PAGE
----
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First of all, there are multiple types of mortgage-backed securities (MBSs). Some are simply "pass-through securities", which flow the payments of interest and principal to the investor without any fancy structuring. Other MBSs have a tranche structure designed to give the investor some protection from defaults and prepayments. These are made by pooling bunches of pass-through securities.

There are some advantages to MBSs compared to other fixed income instruments. In particular, they have specified collateral that the trustee can seize and resell in the event of default (foreclosed properties). By comparison, government bonds typically do not have any collateral. Furthermore, MBSs offer a steady stream of mortgage payments. These payments can include both repayment of principal and interest. I think the frequency of payments is usually monthly, instead of two payments per year for the most common types of bonds. Lastly, because of their peculiar structure, MBS prices may not correlate exactly with other fixed income securities. This can be advantageous in a portfolio of fixed income securities.

They key downsides, in my opinion, are the prepayment and reinvestment risks. Prepayment risk is the risk that the repayments of principal come earlier than expected. Some degree of prepayment can be forecast, but there can be a high degree of uncertainty. Depending on how the MBS is structured, the prepayment risk can be high or low. It also depends on the situation. If current interest rates are lower than the interest rates of the underlying mortgages, then the prepayments tend to come in very quickly. The reinvestment risk has to do with the investor's inability to reinvest the interest and principal repayments at the same yield. If the investor cannot earn the same or higher yield on reinvestment, then the actual yield from their investment in the MBS will be less than the quoted yield at the time of purchase.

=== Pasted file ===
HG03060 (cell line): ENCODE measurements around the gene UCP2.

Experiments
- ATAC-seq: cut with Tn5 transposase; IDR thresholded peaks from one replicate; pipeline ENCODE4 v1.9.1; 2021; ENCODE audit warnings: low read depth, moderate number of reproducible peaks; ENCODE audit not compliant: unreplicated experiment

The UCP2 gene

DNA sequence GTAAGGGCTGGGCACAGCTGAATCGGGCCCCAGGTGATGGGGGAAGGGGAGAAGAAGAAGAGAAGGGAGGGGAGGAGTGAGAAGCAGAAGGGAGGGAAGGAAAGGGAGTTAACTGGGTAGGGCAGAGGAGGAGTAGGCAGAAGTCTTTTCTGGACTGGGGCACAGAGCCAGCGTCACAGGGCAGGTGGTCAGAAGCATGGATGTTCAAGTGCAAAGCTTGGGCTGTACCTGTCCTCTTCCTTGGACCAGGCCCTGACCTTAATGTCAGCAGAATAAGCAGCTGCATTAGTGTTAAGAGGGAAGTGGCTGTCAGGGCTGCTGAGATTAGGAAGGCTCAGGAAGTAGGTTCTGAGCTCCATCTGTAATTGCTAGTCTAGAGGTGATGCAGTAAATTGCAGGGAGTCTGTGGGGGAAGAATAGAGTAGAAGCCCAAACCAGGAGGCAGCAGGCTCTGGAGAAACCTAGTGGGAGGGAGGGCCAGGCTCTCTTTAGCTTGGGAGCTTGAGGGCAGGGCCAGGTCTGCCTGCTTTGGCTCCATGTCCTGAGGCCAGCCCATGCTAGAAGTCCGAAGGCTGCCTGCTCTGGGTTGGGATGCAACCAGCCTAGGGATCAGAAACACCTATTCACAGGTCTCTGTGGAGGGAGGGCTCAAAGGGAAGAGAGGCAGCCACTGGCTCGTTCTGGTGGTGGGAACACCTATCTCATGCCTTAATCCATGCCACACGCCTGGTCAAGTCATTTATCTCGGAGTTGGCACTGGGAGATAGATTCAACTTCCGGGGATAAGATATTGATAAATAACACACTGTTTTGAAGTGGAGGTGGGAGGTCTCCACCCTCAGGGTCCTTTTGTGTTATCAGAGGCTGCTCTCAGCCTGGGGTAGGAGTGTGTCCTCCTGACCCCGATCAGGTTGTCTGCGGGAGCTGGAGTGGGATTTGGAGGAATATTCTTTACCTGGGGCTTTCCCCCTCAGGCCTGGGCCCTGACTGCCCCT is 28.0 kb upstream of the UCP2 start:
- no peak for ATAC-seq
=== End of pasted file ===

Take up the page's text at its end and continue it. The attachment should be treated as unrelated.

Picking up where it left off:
Mandie also alluded to another problem with MBSs. The secondary market for these securities is not as liquid as that for other securities. This means that the bid-offer spread on these may be wider than government bonds with similar maturities. MBSs typically do not have fixed maturity dates rather they have expected maturity dates. The actual maturity of the security depends upon the speed of prepayments.
 
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